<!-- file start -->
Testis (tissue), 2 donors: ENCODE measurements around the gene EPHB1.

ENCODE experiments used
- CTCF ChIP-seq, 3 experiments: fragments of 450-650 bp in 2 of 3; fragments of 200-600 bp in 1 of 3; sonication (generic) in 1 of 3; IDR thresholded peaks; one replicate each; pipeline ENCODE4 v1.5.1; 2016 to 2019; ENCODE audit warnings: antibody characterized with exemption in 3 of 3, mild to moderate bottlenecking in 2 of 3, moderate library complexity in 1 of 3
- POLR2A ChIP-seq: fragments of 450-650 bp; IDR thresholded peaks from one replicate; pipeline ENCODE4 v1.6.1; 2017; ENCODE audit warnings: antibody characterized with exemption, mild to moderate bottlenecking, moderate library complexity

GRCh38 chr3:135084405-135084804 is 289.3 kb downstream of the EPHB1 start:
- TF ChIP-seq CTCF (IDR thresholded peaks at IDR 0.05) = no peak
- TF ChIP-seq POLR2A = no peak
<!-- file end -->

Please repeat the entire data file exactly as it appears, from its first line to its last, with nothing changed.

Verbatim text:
Testis (tissue), 2 donors: ENCODE measurements around the gene EPHB1.

ENCODE experiments used
- CTCF ChIP-seq, 3 experiments: fragments of 450-650 bp in 2 of 3; fragments of 200-600 bp in 1 of 3; sonication (generic) in 1 of 3; IDR thresholded peaks; one replicate each; pipeline ENCODE4 v1.5.1; 2016 to 2019; ENCODE audit warnings: antibody characterized with exemption in 3 of 3, mild to moderate bottlenecking in 2 of 3, moderate library complexity in 1 of 3
- POLR2A ChIP-seq: fragments of 450-650 bp; IDR thresholded peaks from one replicate; pipeline ENCODE4 v1.6.1; 2017; ENCODE audit warnings: antibody characterized with exemption, mild to moderate bottlenecking, moderate library complexity

GRCh38 chr3:135084405-135084804 is 289.3 kb downstream of the EPHB1 start:
- TF ChIP-seq CTCF (IDR thresholded peaks at IDR 0.05) = no peak
- TF ChIP-seq POLR2A = no peak